All clients still published data into the prior DC. The mirroring service acted as a mock client to publish data directly into Kafka in the new DC. The intention being that when the DNS was finally switched to point to the new DC, the traffic from the mirroring service would taper off as clients began sending data through the “normal” means into the new Kafka cluster.
To prevent the data from the mirror from making duplicates in Druid, a special condition was added to the Kafka/Samza jobs that would allow setting a band-pass filter on event timestamp. The upper bound of the band-pass filter in the prior cloud was set equal to the lower bound of the band-pass filter in the new cloud, both of which were set far in the future to make sure data was only processed in the final step in the target environment.
Stop Processing Real-Time Data in prior DC, Only Process Real-Time Data in new DC
When it came time to pushing data through the real-time pipeline in the prior DC, and only process in the new DC, the band-pass filter bounds were reset to in the future, but only an hour or so away. This was coordinated with the Druid task migration settings enacted that allowed druid tasks to spawn in one cloud versus the other. This went really well in trial runs, but ran into some hiccups when run on the final transition. We were ready for such a scenario and interruptions in the real-time workflow were quickly fixed by the batch workflow. Otherwise the transition went very smoothly and there was no data loss.
Since the band-pass filter is based on event-time and not on server time, the events going through each system could simply be observed to determine when the prior DC real-time processing was no longer needed. Once all events in the prior DC were being filtered out by the band-pass filter, it was shut down.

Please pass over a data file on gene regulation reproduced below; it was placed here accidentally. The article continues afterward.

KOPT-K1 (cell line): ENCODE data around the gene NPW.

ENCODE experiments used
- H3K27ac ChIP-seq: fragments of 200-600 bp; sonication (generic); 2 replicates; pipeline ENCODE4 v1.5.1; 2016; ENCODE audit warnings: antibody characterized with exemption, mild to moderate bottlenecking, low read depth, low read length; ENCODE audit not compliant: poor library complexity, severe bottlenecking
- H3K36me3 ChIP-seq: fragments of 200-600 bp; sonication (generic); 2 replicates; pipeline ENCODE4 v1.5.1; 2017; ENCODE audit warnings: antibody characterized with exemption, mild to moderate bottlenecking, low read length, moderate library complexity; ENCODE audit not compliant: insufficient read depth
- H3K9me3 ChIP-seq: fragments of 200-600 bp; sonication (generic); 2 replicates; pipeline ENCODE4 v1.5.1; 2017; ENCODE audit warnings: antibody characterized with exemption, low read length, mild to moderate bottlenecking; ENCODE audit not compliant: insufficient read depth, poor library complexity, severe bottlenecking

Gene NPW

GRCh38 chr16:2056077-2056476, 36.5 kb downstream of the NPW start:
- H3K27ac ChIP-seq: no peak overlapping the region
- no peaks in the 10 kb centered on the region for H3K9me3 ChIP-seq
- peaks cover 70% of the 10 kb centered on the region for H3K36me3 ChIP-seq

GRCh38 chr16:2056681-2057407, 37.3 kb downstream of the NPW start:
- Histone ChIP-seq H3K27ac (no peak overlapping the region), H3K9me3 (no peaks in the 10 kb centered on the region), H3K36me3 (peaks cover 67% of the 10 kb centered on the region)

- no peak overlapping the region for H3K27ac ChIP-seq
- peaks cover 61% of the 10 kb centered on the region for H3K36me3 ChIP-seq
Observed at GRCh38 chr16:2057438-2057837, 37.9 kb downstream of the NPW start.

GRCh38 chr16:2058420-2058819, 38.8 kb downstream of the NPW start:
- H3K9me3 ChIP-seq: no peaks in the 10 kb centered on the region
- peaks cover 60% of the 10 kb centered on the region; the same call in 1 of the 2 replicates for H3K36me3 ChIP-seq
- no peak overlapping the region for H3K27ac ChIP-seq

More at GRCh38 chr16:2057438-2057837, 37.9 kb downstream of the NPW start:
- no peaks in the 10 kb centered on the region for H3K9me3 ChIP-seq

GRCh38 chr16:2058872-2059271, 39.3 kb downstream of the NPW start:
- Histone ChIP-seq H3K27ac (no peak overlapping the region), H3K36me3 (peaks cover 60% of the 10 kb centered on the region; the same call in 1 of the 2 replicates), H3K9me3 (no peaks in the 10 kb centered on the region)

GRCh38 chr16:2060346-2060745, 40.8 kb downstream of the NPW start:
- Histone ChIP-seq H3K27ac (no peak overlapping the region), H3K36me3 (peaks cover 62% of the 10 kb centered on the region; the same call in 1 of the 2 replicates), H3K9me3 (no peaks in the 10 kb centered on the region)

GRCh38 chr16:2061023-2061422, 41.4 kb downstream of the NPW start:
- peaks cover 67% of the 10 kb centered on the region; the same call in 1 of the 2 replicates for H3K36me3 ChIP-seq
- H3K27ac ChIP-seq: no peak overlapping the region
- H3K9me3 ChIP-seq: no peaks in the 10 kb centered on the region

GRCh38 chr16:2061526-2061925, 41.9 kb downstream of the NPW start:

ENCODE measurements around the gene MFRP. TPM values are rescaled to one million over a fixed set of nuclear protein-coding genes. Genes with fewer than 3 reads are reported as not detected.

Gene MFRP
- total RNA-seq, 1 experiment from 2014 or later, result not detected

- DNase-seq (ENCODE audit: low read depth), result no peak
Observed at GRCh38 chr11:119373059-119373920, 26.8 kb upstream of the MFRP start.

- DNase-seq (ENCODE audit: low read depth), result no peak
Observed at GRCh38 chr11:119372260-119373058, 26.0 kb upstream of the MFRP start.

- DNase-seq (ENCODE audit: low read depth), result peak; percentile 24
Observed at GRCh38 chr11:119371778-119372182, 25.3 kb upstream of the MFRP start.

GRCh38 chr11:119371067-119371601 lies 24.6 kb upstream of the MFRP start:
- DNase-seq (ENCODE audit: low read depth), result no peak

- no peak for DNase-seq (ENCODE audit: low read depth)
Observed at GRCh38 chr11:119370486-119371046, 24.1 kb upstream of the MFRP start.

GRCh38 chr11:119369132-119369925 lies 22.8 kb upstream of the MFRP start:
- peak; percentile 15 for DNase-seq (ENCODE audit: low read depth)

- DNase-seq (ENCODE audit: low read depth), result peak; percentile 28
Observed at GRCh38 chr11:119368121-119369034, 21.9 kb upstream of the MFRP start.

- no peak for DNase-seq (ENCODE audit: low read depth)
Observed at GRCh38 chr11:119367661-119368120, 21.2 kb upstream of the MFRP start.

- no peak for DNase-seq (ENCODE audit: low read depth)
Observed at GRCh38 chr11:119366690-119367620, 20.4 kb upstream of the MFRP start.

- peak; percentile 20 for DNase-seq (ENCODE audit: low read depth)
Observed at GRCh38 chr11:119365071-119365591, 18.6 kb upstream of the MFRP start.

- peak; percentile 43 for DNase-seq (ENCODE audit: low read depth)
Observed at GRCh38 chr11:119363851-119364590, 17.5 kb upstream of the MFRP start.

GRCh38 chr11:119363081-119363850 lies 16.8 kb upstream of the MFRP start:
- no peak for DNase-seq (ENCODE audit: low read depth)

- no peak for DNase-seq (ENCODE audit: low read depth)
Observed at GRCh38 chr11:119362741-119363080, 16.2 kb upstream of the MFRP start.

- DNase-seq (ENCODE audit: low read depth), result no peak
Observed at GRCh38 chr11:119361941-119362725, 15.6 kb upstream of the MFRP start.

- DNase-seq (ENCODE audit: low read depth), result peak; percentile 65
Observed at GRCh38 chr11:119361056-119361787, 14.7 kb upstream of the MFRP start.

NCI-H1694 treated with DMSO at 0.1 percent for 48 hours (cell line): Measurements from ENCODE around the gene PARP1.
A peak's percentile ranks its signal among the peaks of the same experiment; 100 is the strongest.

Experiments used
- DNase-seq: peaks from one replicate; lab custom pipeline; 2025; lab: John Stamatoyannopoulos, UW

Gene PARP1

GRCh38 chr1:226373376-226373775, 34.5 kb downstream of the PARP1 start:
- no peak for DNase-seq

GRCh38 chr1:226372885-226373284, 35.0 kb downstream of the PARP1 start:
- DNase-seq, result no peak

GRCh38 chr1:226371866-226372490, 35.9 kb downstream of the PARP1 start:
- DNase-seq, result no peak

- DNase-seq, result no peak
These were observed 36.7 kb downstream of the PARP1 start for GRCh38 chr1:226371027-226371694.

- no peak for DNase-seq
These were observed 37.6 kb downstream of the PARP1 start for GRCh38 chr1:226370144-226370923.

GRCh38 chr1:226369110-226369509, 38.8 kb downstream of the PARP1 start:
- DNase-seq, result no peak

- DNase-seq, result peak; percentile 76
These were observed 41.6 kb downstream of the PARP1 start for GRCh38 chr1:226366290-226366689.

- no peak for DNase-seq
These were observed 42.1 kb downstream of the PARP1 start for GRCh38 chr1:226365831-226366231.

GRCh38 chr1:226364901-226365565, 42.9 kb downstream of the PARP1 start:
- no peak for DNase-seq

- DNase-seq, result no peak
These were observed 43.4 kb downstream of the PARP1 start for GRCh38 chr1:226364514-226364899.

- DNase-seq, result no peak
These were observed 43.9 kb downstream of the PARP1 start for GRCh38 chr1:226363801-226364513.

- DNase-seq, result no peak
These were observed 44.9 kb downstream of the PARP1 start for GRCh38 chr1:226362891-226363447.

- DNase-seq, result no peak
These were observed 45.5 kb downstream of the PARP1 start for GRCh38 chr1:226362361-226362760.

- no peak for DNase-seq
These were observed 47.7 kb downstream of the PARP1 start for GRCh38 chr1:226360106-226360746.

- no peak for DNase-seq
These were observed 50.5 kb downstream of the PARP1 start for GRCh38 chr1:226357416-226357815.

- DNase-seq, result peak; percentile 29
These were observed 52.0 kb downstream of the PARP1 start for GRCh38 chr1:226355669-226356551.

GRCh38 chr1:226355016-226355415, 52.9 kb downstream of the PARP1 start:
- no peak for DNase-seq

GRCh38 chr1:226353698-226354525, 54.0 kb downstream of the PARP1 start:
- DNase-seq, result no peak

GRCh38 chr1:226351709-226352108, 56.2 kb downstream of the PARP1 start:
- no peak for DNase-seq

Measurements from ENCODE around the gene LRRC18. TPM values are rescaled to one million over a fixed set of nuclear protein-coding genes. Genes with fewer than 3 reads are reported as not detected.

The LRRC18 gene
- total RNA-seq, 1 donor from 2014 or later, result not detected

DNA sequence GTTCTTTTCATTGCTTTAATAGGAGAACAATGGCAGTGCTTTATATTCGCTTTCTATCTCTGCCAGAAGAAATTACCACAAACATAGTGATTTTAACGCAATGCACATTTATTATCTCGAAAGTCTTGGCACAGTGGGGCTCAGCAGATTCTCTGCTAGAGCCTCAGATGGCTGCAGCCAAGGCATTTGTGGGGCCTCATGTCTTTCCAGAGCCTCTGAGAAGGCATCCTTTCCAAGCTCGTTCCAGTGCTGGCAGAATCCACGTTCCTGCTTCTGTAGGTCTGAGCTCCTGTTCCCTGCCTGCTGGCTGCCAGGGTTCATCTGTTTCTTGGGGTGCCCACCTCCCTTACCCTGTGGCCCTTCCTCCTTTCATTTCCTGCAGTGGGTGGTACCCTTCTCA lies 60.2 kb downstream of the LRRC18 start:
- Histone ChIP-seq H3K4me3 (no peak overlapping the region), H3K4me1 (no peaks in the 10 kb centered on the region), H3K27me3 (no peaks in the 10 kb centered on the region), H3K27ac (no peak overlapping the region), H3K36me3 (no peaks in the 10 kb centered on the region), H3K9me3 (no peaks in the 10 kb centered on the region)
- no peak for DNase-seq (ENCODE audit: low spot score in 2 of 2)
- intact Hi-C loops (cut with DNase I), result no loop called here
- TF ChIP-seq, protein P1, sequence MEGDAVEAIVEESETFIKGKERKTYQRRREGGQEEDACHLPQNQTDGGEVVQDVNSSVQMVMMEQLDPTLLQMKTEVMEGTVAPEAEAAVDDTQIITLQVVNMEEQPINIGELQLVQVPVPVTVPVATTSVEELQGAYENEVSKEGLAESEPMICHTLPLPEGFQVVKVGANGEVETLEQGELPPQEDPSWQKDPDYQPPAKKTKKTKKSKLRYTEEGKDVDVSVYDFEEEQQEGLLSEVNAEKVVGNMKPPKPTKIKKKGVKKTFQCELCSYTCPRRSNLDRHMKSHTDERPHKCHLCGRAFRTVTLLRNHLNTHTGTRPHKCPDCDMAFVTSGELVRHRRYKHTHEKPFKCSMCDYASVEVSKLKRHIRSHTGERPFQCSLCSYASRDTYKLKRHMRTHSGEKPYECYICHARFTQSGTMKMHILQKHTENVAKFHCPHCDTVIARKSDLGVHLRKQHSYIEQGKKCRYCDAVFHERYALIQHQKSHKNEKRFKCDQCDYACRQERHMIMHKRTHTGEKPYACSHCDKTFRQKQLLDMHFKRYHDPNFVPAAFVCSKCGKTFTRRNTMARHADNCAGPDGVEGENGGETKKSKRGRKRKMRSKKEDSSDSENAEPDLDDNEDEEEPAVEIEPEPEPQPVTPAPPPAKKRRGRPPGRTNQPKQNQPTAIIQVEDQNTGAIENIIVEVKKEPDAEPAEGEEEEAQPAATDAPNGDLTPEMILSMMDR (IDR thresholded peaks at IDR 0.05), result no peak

At the end of this stage, clients were still publishing data into the prior DC, but it was all being shipped in real-time into the new DC for processing.
Change DNS to Send Data Directly to the New DC
This was one of the biggest unknown components. Whenever we change a DNS entry we have no idea how long clients are going to take to accept the change. Different technologies have widely varying adherence to a DNS server’s ttl settings, and company IT policies can add an extra layer of interference in trying to get DNS changes to be accepted globally by defining their own rules about how long to cache DNS entries. A simple example is the Java DNS ttl handling. If you look at the docs, you’ll see that unless you specify
networkaddress.cache.ttl explicitly in
java.security, you probably have no idea how long it will actually cache DNS entries.
Luckily, many of our clients picked up the DNS change very shortly after switchover, with only a small portion taking longer than expected. Once all clients were on the new DNS entry, we confirmed that all services were operating as expected and shut down the load balancer in the prior DC to prevent any stale IP caches from pushing to the wrong location. For safety in the case of emergency rollback, the real-time stateful items such as Kafka were left running in the prior DC until we were highly certain we would not need to roll traffic back.
Things worked as expected from our prior tests and burn-in. As such we were able to shut down the processing pipelines in the prior DC and call the migration a success!
Impact on Client Experience
One key aspect worth looking at is the impact on a client’s ability to send us data. Below maps out the change in request latency after we moved from AWS to GCP for a selection of our largest data feeds. A negative value means requests are persisted into Kafka faster when clients are pushing to GCP instead of AWS. It is worth noting that most clients micro-batch their data, so one request contains some quantity of AdTech data. The size of the micro-batch in terms of event count and total event size varies from client to client. The horizontal axis represents the total data volume across all requests a client sends us.
For our largest clients the general result was a significant reduction in server-side latency as a result of the migration. Each of the data points above is a particular data feed a client sends to us. Only the largest of the large are chosen for this plot, but the feeds are not normalized to request (micro-batch) size. So just because two dots are near each other on the x axis does not indicate the quantity of requests is the same. The data feeds smaller than this group seem to have their request latency dominated by noise.
Above we have the current state of processing in Metamarkets. Not only do we have the tools in place to move data around, we are also able becoming better positioned every day to have better control over how our compute resources are exercised.